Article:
Curative laser application seems less successful than prophylactic laser application though the reason is not entirely clear. There were no adverse effects noted with the use of low level laser, though it is important to realize the importance of preventing retinal damage by the use of wavelength specific goggles. This is consistent with the previous reports.9, 8 The incidence of severe pain in the laser group patients was less compared to Placebo group. The ability to swallow was better maintained with LLLT, which is similar to those reported by Bensadoun et al. and similar study11, 10 However, study by Cowen et al.12 equal numbers in the laser and control groups required parenteral nutrition. The authors did not mention the reason behind this. None of our patients required paraenteral feeds. Twenty three patients required Ryle’s tube feeds, slightly more in the control group (10 vs. 13). This correlates well with the dysphagia experienced between the two arms. Therefore, our study shows greater advantage of lasers.

Pain was measured on two scales, Visual Analogue scale (VAS) and verbal scale (VS). VAS is more accurate as compared to VS as it takes into consideration minute variations of pain. It was observed that pain severity was mild for the laser group and moderate for placebo group. (p=0.001). The results of the pain assessment by Visual Analogue scale and Verbal scale in our study were comparable, and the pain scores were consistently lower in the laser group by a value of 1.5 beyond the 3rd week of treatment. Bensadoun et al.13 also reported the similar results in their study. A study done in 1999 also reported substantial differences in mean pain rank and mean pain score (P< 0.001).13 Our results support the contention that laser therapy applied prophylatically during radiotherapy can reduce the severity of mucositis, severity of pain and functional impairment.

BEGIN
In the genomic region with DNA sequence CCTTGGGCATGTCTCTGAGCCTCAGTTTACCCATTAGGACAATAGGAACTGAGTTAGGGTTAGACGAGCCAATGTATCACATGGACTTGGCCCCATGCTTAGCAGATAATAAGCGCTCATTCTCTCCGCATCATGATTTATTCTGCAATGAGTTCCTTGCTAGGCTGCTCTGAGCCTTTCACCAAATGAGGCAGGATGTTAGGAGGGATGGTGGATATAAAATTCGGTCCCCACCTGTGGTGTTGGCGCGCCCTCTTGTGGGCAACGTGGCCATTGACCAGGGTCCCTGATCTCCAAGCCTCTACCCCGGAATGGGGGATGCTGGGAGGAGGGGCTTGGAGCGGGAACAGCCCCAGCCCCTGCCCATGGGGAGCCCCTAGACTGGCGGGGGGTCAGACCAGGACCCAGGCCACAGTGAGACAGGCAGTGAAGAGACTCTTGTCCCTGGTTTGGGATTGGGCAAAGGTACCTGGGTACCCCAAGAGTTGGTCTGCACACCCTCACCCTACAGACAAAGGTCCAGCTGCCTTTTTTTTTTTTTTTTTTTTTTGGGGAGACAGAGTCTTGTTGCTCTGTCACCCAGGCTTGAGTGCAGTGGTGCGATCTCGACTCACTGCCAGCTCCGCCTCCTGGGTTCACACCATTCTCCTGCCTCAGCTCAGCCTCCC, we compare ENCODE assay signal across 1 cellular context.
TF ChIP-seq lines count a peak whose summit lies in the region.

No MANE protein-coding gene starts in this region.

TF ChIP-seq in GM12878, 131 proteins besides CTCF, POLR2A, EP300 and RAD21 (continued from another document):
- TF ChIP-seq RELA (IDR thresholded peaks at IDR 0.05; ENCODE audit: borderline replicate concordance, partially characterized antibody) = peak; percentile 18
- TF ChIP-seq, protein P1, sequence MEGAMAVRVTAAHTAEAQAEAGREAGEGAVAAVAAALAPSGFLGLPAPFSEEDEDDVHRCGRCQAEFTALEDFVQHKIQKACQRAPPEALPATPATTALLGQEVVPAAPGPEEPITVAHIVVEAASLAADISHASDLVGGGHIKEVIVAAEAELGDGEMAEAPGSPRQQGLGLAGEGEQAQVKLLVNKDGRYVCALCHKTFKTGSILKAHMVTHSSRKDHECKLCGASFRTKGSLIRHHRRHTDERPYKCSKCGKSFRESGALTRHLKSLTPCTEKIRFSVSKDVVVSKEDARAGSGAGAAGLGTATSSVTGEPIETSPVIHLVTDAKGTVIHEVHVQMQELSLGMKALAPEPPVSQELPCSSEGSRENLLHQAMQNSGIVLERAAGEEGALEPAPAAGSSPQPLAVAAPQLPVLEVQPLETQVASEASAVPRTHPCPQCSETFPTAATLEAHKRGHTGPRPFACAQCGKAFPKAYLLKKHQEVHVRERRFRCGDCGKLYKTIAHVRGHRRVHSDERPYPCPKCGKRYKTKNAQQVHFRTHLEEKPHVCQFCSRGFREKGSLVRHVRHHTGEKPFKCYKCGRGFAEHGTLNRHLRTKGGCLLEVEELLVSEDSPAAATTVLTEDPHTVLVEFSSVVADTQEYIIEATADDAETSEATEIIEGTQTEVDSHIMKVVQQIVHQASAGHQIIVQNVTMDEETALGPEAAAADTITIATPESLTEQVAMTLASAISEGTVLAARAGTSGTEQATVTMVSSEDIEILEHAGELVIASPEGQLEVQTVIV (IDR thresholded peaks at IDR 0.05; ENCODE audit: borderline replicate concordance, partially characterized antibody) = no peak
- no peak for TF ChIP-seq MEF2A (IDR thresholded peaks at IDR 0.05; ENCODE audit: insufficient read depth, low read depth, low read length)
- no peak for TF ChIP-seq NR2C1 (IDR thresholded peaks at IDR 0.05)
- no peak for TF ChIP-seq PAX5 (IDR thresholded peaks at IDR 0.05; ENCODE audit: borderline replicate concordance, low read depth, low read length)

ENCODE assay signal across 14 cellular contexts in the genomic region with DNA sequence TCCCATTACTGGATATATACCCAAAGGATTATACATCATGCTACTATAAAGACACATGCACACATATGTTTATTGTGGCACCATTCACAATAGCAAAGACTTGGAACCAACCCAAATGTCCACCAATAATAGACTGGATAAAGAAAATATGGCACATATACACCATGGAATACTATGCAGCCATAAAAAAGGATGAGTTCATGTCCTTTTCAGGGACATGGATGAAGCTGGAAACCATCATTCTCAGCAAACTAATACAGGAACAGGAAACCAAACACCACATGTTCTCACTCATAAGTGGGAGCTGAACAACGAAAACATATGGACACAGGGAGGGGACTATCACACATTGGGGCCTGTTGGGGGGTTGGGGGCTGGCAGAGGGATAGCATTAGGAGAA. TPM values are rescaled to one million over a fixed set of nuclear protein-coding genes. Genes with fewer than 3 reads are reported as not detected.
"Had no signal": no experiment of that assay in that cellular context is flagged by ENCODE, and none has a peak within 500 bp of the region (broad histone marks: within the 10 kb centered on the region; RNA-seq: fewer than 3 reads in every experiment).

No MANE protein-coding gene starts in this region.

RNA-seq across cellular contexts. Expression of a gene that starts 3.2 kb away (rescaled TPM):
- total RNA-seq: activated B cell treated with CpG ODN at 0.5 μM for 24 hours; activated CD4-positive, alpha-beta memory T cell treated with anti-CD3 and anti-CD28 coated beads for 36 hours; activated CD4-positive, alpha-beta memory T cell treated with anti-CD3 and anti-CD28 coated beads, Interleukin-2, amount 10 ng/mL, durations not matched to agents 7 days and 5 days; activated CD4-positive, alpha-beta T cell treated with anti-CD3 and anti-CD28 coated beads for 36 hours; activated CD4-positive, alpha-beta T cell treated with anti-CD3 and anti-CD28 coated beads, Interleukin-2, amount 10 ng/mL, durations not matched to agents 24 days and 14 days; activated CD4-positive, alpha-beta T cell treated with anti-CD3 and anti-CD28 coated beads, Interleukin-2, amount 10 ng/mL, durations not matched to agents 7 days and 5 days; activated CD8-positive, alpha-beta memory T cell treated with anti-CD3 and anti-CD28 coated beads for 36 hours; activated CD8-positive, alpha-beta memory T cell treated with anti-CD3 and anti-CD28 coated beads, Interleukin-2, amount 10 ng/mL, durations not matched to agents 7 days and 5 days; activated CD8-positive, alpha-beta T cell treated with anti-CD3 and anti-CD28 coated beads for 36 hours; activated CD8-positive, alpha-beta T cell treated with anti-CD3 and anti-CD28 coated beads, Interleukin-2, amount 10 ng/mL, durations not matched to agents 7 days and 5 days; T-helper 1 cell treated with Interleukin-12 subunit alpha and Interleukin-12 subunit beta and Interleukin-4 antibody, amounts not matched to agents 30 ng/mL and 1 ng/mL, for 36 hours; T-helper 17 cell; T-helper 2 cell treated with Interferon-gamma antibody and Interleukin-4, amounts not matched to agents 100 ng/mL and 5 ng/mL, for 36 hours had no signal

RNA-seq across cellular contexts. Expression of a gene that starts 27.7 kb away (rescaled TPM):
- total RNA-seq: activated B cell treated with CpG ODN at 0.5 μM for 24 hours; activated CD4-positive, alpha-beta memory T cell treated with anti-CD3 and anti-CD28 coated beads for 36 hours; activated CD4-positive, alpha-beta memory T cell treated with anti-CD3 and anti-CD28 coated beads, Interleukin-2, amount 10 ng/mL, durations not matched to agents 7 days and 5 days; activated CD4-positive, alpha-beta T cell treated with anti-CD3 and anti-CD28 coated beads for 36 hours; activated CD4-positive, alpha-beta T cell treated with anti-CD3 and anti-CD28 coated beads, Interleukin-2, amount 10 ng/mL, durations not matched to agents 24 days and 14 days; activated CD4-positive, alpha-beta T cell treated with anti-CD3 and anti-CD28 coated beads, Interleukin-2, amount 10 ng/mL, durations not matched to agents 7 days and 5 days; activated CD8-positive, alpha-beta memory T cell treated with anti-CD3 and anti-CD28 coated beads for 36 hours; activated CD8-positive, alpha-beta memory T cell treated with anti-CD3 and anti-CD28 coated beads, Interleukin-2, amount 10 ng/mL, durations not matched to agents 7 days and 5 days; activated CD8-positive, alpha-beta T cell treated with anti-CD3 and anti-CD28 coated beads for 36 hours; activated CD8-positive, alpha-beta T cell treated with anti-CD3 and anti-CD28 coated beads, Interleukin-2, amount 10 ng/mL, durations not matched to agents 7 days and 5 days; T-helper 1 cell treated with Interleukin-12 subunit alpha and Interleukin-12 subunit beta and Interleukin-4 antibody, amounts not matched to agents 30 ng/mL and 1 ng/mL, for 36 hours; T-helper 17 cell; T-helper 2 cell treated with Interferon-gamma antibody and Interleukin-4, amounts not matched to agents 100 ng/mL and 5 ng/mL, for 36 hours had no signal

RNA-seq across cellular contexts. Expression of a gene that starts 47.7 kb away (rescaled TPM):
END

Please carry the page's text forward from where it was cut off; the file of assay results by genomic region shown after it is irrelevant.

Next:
Possible mechanism of the healing effects seems to be related to an activation of energy production in the mitochondria.14 It has also been demonstrated that LLLT results in a rapid generation of myofibroblasts from fibroblasts and the fibroblast growth factors seems to play a role in epithelial repair and cryoprotection.15 Also it has been suggested that, LLLT may be capable of detoxification O2 free radicals during cytoreductive therapy.16 Some studies have attributed the enhancement of wound healing and pain relief potential of LLLT to microscopic findings as increased cell division and modification of nerve conduction via the release of endorphins and enkephalins.13, 12 However, as noted above, the placebo arms had more patients with stage IV disease. As this could confound the final result, sub group analyses were done.


The patients receiving laser had lesser incidence of dysphagia compared to the placebo arm. However, the statistical significance was not reached. A larger study needs to be done to confirm this clinically important end point. The results of the pain assessment by Visual Analogue scale (VAS) and Verbal scale (VS) were comparable, and the pain scores were consistently lower in the laser group, Weight loss was similarly experienced in both the arms.

Source of funding


Conflict of interest




A Jemal F Bray M M Center J Ferlay E Ward D Forman Global cancer statisticsCA Cancer J Clin2011616990